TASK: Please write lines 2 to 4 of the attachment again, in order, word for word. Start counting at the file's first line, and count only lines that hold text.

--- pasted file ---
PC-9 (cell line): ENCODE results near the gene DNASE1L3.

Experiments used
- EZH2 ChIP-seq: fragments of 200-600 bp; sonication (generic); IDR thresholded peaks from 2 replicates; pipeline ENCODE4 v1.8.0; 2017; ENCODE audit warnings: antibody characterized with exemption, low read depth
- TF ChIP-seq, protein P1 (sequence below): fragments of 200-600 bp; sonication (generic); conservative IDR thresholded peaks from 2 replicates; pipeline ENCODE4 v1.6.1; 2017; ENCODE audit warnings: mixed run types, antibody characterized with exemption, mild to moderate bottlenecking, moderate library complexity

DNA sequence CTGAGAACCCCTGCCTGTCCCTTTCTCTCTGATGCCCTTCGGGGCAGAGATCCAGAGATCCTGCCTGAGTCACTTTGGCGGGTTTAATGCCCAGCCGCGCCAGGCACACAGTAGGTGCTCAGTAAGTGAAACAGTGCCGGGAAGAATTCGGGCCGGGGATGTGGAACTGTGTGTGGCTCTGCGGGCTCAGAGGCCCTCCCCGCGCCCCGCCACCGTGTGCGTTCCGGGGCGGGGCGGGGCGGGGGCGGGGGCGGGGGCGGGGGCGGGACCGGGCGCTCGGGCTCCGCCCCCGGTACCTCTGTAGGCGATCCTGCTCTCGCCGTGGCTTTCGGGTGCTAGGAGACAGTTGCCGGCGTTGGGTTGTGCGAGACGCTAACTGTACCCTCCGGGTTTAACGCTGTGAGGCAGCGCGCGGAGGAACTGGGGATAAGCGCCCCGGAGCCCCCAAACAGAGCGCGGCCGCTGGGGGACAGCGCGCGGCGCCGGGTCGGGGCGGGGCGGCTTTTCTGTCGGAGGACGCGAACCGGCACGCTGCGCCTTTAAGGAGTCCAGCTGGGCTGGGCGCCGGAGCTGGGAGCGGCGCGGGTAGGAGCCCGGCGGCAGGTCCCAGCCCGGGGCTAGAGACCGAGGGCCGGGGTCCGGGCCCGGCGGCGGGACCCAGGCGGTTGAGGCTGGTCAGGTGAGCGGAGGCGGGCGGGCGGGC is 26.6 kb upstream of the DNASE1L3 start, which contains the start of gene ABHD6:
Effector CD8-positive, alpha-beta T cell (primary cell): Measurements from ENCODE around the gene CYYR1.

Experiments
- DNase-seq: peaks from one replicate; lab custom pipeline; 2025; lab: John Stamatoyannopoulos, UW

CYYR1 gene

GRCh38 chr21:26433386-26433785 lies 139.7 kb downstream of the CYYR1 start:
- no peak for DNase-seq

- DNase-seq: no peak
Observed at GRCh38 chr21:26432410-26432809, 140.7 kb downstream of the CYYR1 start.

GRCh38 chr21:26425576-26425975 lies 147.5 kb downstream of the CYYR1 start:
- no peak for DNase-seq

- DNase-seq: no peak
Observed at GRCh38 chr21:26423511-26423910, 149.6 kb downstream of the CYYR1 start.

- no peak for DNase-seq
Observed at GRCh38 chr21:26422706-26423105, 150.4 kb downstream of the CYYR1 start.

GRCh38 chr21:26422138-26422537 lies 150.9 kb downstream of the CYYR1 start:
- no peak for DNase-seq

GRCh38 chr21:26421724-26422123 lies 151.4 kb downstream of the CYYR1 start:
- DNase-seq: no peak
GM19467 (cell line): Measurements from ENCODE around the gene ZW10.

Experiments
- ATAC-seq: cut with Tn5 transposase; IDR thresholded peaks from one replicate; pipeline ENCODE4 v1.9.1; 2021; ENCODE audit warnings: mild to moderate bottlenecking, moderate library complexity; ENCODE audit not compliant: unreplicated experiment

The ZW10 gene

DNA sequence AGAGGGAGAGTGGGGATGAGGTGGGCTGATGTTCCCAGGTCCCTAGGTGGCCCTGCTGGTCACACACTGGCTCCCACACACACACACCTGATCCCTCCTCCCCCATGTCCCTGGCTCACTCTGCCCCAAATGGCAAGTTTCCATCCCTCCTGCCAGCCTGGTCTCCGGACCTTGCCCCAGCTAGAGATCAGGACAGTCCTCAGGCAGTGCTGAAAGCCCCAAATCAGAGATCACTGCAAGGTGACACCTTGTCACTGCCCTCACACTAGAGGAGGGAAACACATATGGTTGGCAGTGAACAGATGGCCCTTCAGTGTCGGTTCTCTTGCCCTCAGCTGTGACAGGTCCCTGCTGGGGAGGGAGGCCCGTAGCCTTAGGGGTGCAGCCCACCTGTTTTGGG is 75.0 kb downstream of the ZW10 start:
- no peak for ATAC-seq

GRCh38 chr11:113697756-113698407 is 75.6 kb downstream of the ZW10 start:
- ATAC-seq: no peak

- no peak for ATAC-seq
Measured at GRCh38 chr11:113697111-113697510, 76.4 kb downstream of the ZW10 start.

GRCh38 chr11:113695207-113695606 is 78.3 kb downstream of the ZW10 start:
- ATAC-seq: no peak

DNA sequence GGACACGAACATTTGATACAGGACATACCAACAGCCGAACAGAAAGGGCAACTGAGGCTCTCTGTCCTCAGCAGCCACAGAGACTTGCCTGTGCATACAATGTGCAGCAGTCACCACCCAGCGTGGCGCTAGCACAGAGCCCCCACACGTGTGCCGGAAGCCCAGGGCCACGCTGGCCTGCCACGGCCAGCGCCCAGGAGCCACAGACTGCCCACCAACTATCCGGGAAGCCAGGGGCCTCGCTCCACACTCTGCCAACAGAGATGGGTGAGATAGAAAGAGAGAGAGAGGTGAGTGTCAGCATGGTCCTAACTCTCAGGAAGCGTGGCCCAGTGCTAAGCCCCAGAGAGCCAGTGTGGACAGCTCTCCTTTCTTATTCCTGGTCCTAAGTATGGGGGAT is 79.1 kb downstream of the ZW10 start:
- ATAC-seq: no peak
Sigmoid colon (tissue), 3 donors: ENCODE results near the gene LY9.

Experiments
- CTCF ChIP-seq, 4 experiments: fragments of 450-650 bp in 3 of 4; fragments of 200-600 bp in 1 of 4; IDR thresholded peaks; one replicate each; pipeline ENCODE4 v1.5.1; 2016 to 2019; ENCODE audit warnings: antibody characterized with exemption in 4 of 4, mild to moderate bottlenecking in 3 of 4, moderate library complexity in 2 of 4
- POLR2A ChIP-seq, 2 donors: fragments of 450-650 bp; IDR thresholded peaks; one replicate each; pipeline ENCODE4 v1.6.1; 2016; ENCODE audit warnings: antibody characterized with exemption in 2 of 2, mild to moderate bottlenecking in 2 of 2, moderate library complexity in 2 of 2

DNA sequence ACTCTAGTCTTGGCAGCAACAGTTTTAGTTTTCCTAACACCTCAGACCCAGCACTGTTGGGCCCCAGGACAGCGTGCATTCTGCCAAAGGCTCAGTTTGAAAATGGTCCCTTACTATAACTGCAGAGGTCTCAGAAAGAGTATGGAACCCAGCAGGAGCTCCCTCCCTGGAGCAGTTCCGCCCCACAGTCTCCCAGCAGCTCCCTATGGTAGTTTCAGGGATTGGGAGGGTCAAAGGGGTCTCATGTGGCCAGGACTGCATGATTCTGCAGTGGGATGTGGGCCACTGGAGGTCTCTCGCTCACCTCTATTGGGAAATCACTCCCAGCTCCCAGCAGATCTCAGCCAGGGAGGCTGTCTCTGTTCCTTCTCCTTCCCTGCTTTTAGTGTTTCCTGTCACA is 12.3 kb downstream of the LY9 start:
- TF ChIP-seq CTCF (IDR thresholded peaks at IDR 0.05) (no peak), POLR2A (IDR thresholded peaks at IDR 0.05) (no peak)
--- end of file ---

Experiments used
- EZH2 ChIP-seq: fragments of 200-600 bp; sonication (generic); IDR thresholded peaks from 2 replicates; pipeline ENCODE4 v1.8.0; 2017; ENCODE audit warnings: antibody characterized with exemption, low read depth
- TF ChIP-seq, protein P1 (sequence below): fragments of 200-600 bp; sonication (generic); conservative IDR thresholded peaks from 2 replicates; pipeline ENCODE4 v1.6.1; 2017; ENCODE audit warnings: mixed run types, antibody characterized with exemption, mild to moderate bottlenecking, moderate library complexity